People should pay for their own visits, and forget about insurance coverage at the low cost of telemedicine. If it costs $10 to reach the doctor, and $10 to return home, $100 to take off a half day from work, the average person should arrange for it at their own expense. A $60 brief visit would still be half as expensive. There is also some chance the impaired person may get into a car crash. What would people pay to prevent one of those? What else can the states do, of greater importance to doctors is to rein in the states goofy, mad dog licensing boards. Any charge involving telemedicine should be immunized.


****************
Virginia Gov. Bob McDonnell has signed into law a bill that requires insurers to cover services provided through telemedicine.

With enactment of the legislation on April 5, Virginia becomes the 12th state to mandate that health plans cover telemedicine. Under the new statute, telemedicine services include the use of interactive audio, video or other electronic media used for the purpose of diagnosis, consultation or treatment.

It does not include services provided using an audio-only telephone, e-mail message or fax transmission. Continuing medical education and call center services are not required to be covered, either.

The enactment of the bill was supported by several physician organizations, including the Medical Society of Virginia, the American Heart Assn., the American College of Emergency Physicians and the Virginia Telehealth Network.

"With telemedicine, physicians in all areas of the state who have the technology will be able to consult with specialists, regardless of location or other circumstances, such as foul weather," said MSV President Daniel Carey, MD. "It is extremely beneficial in areas of the state which are underserved by certain specialties, such as ob-gyn, and also when transporting the patient is not an option."

The American Medical Association supports payment to physicians for any telemedicine services they provide.

The 12 states as of today.

* California: 1996
* Colorado: 2001
* Georgia: 2006
* Hawaii: 1999
* Kentucky: 2000
* Louisiana: 1995
* Maine: 2009
* New Hampshire: 2009
* Oklahoma: 1997
* Oregon: 2009
* Texas: 1997
* Virginia: 2010

Source: The American Telemedicine Assn.

Saturday, May 1, 2010

Is Psychiatry Finished?

The craven and treasonous AMA and APA lent support to this Trojan Horse for Commie Care, health care reform. But, no. Psychiatry will not end. No one has ever done psychiatry any favor. It exists and does well because there is no choice, no alternative for the care of people with severe mental illness. Only a minority of such people are getting any care. They will not be welcome in the offices of primary care doctors, nurses, social workers. As uninsured people get access to care, psychiatry will be swamped. It will have to stick to the essentials of the service. It will have to get more rapid, efficient, and effective.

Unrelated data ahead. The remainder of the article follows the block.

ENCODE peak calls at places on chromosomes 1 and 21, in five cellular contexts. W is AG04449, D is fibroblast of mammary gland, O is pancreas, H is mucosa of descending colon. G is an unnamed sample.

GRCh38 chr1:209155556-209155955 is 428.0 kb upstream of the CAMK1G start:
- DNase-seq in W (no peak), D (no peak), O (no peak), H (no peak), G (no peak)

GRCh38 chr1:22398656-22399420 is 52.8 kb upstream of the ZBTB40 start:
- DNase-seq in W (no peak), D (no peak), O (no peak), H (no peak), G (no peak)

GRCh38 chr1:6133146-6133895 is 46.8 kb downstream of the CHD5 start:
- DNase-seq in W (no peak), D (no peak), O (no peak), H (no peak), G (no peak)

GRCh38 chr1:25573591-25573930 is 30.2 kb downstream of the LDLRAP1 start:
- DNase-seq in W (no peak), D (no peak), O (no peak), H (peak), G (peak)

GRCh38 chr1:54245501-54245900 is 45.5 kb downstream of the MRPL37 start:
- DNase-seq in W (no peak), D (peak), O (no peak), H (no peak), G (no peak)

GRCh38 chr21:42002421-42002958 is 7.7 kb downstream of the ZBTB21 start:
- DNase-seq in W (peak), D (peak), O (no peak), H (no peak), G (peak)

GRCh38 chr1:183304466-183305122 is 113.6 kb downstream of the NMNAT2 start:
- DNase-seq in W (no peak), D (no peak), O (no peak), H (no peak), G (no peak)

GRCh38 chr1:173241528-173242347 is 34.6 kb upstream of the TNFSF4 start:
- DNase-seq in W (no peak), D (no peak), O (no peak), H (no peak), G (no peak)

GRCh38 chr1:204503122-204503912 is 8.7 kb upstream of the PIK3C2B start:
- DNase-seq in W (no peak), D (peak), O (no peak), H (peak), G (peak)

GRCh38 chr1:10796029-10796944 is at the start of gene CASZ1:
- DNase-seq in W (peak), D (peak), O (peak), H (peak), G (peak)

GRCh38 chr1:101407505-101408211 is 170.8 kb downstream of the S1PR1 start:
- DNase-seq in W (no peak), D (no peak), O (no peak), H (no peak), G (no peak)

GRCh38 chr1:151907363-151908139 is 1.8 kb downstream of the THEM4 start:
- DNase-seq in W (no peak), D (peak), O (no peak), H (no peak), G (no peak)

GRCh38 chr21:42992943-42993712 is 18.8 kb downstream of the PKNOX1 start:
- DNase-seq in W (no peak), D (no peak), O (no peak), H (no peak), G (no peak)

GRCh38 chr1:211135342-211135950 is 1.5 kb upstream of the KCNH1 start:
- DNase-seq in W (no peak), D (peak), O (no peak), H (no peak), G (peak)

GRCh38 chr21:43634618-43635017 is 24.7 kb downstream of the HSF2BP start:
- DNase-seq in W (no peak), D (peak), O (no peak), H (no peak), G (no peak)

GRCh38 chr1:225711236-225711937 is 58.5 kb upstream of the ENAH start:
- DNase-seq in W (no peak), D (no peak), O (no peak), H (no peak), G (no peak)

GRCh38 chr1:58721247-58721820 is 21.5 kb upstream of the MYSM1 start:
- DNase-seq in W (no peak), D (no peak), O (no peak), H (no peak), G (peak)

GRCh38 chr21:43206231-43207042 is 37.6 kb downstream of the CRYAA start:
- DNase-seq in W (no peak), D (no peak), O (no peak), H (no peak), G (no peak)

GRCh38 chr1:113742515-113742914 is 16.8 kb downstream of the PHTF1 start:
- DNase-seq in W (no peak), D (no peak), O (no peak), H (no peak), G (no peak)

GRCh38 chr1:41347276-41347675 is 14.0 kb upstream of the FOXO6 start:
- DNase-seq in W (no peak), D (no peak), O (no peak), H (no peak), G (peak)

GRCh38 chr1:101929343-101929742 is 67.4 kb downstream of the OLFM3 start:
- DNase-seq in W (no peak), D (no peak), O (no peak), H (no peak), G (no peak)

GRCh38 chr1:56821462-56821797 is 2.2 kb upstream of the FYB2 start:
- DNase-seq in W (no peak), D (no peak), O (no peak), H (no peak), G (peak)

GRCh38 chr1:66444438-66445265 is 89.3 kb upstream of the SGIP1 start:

Here is something the public can do to cut the psychiatry bill in half. Stop using illegal drugs and and alcohol.

Thursday, April 29, 2010

Attack on Locality Rule Unwarranted

The letter above was to rebut this article.

The Locality Rule

The locality rule is the progenitor of the debates over the proper specialty qualifications for an expert witness. The locality rule evolved before the standardization of medical training and certification. During this period, there was a tremendous gulf between the skills and abilities of university-trained physicians and the graduates of the unregulated diploma mills. In many parts of the country, parochialism and necessity combined to create the rule that a physician's competence would be determined by comparison with the other physicians in the community, or at least in similar neighboring communities. The strictest form of the locality rule required the expert to be from the same or a similar community. This made it nearly impossible for injured patients to find experts to support their cases, effectively preventing most medical malpractice litigation.

The underpinnings of the locality rule are diametrically opposed to contemporary specialty training and certification. There is no longer a justification for a rule that shelters substandard medical decision making on the sole excuse that it is the norm for a given community. Many states have explicitly abolished the locality rule for physicians who hold themselves out as certified specialists. Unfortunately, the locality rule is being reinvigorated in some states as a tort reform measure. This resurgence is driven by the problem of access to care and facilities in rural areas.

Proponents of the locality rule often confuse access to facilities with physician competence. A national standard of care implies that the rural physician will have the same training and exercise the same level of judgment and diligence as an urban practitioner. It does not require that the rural physician have the same medical facilities available. If the community does not have facilities for an emergency cesarean section, the physician cannot be found negligent for failing to do this surgery within the 15 minutes that might be the standard in a well-equipped urban hospital.